Winter is a funny season. Some days are freezing cold with heavy snow, while others are mild and rainy.
What is consistent throughout winter is that the indoor air quality of your home deteriorated.
Do you have any allergy sufferers in your home? Have you found it harder to breathe or be comfortable as winter progressed?
Or has anyone’s asthma been worse than usual?
Here’s why that is.
The energy-efficiency of your home
- In winter, homes hold heat in and keep cold air out
- In summer, homes hold cold air in and keep warm air out
When you winterized your home back in late November/early December, you probably sealed drafty windows and replaced old insulation with new in order to keep cold drafts out.
While prudent, it also cut fresh air from entering the house.
That lack of fresh air boosted the amount of allergens and pollutants found circulating throughout the home.
If you used a wood-burning or gas fireplace, or any appliance reliant on combustion, such as:
Then it’s important to ensure they’re working properly (even after winter) and have them serviced with ongoing maintenance protection.
Throughout the winter, they may not have burned their fuels properly.
The result could be something quite serious, like carbon monoxide build-up.
More time (and people) spent indoors
Something to remember is that winter lasted from December to March, which is a busy time of year with things like:
- Christmas holidays
- Winter break
- New Year’s
- Back to school in January
- March break
During winter, you probably spent more time indoors. That’s just natural.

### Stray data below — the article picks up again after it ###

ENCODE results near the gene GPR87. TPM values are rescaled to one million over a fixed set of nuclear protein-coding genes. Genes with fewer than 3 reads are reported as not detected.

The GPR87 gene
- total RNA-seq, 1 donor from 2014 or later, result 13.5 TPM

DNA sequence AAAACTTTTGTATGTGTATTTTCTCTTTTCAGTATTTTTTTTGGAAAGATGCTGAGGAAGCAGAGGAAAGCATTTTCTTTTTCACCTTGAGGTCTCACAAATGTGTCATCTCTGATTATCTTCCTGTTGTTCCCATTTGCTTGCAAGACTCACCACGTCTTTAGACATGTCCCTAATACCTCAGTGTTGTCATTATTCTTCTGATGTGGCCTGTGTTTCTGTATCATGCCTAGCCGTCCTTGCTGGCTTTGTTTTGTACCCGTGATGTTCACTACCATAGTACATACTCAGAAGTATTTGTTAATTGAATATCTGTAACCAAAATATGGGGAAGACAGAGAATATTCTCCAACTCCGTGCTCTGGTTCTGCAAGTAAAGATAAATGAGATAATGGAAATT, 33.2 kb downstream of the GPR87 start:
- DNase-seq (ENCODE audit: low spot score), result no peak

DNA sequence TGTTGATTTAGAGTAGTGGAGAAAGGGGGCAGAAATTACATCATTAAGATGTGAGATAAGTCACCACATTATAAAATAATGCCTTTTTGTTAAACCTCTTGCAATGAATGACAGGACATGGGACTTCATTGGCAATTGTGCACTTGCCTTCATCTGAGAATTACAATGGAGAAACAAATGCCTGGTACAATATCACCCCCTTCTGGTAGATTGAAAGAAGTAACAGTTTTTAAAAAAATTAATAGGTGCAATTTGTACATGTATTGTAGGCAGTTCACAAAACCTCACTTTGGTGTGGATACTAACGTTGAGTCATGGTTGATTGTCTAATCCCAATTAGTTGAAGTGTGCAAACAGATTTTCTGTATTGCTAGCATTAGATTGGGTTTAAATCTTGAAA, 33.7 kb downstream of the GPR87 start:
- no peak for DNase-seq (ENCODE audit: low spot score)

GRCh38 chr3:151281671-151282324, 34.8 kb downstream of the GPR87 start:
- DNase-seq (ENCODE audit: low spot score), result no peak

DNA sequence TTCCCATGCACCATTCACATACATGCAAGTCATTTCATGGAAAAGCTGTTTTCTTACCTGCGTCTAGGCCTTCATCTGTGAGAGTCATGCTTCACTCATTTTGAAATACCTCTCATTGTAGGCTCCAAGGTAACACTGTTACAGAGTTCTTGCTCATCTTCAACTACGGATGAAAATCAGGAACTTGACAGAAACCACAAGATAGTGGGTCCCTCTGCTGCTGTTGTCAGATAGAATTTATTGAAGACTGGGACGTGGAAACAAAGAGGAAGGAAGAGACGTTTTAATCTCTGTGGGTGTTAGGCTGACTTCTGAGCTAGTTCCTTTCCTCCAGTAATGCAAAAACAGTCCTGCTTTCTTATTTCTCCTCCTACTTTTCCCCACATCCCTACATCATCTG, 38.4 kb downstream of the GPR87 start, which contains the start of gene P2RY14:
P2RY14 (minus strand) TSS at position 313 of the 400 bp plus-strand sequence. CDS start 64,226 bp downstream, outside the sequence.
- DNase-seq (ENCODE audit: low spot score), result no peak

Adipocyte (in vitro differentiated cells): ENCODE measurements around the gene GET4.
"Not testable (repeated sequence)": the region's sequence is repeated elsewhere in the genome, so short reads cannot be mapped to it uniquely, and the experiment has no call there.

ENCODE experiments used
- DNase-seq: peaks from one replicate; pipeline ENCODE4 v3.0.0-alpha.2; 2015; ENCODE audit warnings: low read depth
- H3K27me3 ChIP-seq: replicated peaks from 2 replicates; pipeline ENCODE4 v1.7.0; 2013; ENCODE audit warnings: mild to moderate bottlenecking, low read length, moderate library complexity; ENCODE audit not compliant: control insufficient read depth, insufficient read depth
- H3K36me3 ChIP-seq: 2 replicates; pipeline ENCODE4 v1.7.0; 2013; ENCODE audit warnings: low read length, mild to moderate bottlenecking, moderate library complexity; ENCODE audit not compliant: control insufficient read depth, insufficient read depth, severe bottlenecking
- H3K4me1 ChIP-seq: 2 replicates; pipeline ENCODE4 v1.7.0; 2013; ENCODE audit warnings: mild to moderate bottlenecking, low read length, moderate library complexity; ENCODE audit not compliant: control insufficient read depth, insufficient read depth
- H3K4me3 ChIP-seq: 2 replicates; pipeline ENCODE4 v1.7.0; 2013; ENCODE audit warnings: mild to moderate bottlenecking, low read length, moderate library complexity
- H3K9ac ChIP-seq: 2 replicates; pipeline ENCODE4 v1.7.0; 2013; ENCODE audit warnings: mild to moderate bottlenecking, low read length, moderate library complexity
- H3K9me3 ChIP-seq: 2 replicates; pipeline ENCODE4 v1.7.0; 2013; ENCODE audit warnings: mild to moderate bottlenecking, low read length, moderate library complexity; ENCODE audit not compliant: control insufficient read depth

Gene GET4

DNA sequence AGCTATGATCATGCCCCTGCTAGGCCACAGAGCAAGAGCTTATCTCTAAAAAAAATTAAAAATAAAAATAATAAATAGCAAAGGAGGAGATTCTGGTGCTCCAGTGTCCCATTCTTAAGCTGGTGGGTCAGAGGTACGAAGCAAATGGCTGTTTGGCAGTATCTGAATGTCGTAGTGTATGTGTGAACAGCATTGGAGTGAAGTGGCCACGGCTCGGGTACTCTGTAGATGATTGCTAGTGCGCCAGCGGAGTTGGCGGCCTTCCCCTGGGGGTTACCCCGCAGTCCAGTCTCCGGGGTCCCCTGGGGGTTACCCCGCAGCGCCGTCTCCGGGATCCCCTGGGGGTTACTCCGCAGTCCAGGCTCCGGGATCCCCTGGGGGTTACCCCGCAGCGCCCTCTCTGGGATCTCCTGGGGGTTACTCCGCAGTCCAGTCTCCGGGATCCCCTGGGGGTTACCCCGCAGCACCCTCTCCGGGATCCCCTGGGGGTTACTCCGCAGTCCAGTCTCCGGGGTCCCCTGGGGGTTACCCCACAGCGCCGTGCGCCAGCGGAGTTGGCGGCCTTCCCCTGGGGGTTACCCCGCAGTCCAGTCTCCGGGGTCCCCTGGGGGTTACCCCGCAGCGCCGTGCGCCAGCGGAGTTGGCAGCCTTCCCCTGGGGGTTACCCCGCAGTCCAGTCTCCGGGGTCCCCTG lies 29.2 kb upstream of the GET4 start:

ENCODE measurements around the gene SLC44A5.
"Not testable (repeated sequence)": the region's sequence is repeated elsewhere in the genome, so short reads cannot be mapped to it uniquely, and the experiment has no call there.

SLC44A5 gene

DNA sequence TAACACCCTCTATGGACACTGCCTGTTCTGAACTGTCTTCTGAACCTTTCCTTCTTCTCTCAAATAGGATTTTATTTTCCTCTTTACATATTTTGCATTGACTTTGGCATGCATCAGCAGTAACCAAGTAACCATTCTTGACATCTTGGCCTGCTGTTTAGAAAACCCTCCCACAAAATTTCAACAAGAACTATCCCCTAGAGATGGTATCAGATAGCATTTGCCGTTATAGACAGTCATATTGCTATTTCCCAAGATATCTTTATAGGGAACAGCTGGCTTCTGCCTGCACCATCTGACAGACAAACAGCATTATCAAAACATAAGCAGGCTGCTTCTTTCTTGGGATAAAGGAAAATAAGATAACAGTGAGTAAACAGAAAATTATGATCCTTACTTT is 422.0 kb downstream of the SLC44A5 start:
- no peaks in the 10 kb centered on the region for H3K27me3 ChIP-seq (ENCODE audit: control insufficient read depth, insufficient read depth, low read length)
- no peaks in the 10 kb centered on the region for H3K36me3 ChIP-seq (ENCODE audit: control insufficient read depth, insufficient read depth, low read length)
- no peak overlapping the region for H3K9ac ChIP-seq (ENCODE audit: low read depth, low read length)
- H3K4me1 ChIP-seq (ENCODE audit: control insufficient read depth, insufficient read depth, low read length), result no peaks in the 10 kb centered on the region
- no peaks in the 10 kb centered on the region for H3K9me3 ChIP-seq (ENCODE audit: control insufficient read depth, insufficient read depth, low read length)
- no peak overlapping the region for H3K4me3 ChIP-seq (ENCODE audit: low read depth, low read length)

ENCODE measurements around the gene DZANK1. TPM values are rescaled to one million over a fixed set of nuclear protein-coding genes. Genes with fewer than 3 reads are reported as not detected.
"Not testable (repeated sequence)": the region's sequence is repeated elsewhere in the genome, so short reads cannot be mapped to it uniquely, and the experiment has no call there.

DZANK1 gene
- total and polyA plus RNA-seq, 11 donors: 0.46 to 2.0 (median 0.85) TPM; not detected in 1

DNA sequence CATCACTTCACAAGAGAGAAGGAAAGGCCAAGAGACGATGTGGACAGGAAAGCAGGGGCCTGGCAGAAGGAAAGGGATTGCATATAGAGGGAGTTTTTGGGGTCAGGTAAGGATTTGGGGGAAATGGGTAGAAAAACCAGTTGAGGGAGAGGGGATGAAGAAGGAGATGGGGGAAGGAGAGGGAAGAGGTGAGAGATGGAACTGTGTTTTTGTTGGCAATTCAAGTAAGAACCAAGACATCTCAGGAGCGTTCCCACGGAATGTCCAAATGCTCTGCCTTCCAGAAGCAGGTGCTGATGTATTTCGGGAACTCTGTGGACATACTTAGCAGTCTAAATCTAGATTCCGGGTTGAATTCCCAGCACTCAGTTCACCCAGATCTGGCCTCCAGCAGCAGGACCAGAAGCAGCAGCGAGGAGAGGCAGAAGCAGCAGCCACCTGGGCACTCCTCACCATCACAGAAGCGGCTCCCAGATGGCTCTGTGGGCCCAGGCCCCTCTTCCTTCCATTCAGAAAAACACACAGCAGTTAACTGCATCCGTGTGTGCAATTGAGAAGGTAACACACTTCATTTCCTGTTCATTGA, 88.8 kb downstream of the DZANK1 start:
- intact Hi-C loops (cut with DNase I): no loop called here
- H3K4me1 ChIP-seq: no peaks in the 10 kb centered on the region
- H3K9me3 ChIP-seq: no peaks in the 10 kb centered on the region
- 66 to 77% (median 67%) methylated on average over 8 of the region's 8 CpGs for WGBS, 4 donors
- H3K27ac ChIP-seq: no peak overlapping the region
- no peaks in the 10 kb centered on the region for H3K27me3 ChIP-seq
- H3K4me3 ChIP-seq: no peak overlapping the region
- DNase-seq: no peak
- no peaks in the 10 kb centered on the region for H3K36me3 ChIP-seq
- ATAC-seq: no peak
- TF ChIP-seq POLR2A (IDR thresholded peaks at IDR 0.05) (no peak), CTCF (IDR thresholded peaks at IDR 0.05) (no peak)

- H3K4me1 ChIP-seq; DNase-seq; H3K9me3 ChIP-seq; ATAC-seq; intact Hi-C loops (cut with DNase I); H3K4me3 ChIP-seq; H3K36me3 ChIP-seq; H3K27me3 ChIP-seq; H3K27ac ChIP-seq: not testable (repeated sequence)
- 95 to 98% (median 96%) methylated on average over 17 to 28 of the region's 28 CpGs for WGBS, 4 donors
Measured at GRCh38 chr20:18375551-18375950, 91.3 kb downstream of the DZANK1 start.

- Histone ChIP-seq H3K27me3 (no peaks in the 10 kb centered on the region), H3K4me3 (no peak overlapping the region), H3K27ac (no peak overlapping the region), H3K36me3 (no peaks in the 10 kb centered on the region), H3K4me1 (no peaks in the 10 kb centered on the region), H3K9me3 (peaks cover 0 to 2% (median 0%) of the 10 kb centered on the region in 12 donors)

But if you hosted some (or all) of those events in your home, the combination of extra people, body heat, and skin and follicle depletion negatively impacted your indoor air quality.
And if you cleaned your home on a regular basis with products like:
- Air fresheners
- Disinfecting sprays
- Furniture polish
You released aerosol pollutants such as formaldehyde into your home.
Dirty furnace filters
Perhaps the most obvious contributor to poor indoor air quality in winter is dirty furnace filters.
All winter long, they worked hard to keep your home warm, toasty, and comfortable.
That also means they’re trapped airborne contaminants like:
- Pet dander
- Mold and mildew spores (which can also be removed with duct cleaning from Advantage AirTech ClimateCare)
- Dust mites and other insect waste
- Pollen from winter-blooming plants
If you haven’t replaced your furnace filter in a few months (perhaps the last time it was done was the beginning of winter) – and notice the air quality inside your home isn’t ideal – the two are probably connected.
What poor indoor air quality is doing to your health
Some negative health effects are immediate, such as:
- Itchy or watery eyes
- Runny nose
- Sore throat
On the other hand, there are long-term health implications to poor indoor air quality:
- Aggravated asthma (if you already suffer from it)
- Skin sensitivity
- Chronic coughs
Easy-to-follow tips to improve indoor air quality after winter
- Clean your home regularly using organic cleaning products and soft dust cloths
- Wear a mask as you clean the house
- Install a carbon monoxide alarm and test it regularly
- Keep bedding clean by washing it weekly in hot water
- Air out moisture-prone rooms like bathrooms, kitchens, and basements
- Open windows and doors whenever possible to allow fresh air into your home
- Place clean air plants in your home (like English Ivy & Aloe Vera)
- Test for radon, which comes from decaying soil
Let Advantage AirTech ClimateCare help with your indoor air quality
Since you spend more time at home than anywhere else, your indoor air quality should be clean and pure.
Not just in winter, but all year long.
If the air quality inside your home is poor or unhealthy, it’s not something you should wait to get done.
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